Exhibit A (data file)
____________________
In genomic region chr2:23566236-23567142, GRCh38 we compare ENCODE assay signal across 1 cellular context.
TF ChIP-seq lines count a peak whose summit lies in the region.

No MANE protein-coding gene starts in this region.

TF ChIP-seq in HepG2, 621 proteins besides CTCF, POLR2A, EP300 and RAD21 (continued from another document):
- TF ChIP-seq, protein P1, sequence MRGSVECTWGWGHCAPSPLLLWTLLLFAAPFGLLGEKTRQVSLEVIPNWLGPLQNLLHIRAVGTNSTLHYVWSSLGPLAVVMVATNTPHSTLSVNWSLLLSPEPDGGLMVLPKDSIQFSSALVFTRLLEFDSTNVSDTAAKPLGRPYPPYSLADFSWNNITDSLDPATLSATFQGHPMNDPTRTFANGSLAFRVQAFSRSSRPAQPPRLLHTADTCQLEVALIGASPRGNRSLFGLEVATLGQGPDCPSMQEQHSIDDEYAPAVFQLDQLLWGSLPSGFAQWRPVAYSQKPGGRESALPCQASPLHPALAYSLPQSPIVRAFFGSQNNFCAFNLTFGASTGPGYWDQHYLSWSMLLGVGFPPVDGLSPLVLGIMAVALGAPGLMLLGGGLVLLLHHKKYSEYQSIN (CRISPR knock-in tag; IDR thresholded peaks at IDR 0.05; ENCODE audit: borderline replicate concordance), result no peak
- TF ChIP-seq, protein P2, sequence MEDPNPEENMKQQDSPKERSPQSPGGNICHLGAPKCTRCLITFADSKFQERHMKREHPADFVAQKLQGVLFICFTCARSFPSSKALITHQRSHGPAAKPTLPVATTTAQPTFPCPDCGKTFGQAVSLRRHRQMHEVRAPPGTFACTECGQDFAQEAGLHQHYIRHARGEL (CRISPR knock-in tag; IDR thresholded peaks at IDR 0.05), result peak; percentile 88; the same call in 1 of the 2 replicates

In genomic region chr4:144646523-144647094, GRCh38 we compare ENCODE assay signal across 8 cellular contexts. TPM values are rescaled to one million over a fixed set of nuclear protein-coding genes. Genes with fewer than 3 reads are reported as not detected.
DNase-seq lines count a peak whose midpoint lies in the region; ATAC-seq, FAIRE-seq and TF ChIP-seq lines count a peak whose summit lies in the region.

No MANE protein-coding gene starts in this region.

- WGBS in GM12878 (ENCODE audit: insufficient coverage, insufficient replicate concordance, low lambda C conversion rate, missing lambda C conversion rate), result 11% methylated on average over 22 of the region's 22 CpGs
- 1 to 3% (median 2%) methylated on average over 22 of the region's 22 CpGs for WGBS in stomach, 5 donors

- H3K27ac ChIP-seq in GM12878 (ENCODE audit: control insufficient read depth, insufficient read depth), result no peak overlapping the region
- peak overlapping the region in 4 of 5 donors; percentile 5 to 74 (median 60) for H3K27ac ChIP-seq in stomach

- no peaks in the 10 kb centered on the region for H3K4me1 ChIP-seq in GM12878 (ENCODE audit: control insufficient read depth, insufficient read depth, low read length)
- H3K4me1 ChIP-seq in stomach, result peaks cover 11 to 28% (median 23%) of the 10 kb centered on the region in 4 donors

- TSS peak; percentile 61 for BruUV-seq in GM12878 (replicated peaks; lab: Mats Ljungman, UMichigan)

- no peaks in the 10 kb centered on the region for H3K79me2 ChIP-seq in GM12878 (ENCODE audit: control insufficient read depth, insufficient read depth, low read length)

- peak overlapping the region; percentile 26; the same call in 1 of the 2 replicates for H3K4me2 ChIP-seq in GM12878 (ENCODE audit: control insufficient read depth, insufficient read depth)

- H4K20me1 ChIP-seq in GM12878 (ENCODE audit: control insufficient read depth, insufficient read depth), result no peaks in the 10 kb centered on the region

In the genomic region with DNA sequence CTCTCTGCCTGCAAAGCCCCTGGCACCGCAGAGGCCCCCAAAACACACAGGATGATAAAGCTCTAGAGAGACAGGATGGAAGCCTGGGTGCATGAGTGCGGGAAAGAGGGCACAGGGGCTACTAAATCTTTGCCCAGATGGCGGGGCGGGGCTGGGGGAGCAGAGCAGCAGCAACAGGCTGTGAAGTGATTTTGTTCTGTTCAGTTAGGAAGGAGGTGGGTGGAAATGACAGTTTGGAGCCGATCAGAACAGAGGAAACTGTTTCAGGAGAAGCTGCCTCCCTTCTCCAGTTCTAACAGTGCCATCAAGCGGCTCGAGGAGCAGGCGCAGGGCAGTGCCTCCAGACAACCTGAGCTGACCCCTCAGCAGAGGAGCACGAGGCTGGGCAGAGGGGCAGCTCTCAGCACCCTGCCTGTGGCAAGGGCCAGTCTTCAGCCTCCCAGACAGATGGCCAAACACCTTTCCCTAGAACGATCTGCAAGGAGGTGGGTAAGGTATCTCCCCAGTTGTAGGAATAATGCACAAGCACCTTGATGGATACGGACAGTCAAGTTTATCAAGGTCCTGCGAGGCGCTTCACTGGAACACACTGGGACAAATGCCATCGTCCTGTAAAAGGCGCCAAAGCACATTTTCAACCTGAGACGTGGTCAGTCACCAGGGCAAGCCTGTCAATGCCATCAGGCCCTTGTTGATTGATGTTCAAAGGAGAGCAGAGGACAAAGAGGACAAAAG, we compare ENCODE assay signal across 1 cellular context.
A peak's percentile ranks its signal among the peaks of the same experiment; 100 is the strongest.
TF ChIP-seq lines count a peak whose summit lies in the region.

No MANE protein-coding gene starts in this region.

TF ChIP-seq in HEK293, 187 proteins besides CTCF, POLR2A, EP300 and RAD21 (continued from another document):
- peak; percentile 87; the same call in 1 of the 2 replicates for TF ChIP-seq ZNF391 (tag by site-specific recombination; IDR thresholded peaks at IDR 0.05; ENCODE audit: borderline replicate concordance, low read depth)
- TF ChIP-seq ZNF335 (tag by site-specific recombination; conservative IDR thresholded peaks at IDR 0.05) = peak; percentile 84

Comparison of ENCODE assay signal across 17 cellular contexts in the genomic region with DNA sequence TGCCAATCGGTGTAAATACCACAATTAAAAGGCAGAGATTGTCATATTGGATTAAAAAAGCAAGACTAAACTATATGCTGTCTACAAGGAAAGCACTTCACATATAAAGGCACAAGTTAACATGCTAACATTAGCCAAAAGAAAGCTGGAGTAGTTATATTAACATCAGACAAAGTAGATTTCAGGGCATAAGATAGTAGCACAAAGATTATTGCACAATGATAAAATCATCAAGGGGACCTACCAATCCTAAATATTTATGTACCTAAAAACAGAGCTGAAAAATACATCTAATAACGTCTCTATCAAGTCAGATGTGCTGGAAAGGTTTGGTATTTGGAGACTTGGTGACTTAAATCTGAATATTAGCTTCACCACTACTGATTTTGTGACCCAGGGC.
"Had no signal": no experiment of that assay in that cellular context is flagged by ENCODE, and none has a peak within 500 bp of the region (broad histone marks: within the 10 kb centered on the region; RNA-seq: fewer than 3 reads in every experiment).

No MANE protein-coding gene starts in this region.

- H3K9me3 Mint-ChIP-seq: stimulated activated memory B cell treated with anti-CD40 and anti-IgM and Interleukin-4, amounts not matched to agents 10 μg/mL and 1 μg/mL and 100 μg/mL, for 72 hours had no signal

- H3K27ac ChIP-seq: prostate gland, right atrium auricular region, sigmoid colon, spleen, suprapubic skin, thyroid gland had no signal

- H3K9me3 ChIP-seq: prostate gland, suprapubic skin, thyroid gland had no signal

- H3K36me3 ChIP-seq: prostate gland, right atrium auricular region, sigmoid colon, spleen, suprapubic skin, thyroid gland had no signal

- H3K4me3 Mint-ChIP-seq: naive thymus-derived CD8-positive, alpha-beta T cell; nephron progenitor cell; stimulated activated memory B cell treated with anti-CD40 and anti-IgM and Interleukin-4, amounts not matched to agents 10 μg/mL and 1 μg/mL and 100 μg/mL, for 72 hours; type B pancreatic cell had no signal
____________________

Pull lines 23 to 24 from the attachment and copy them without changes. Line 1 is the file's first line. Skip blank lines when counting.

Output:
No MANE protein-coding gene starts in this region.

TF ChIP-seq in HEK293, 187 proteins besides CTCF, POLR2A, EP300 and RAD21 (continued from another document):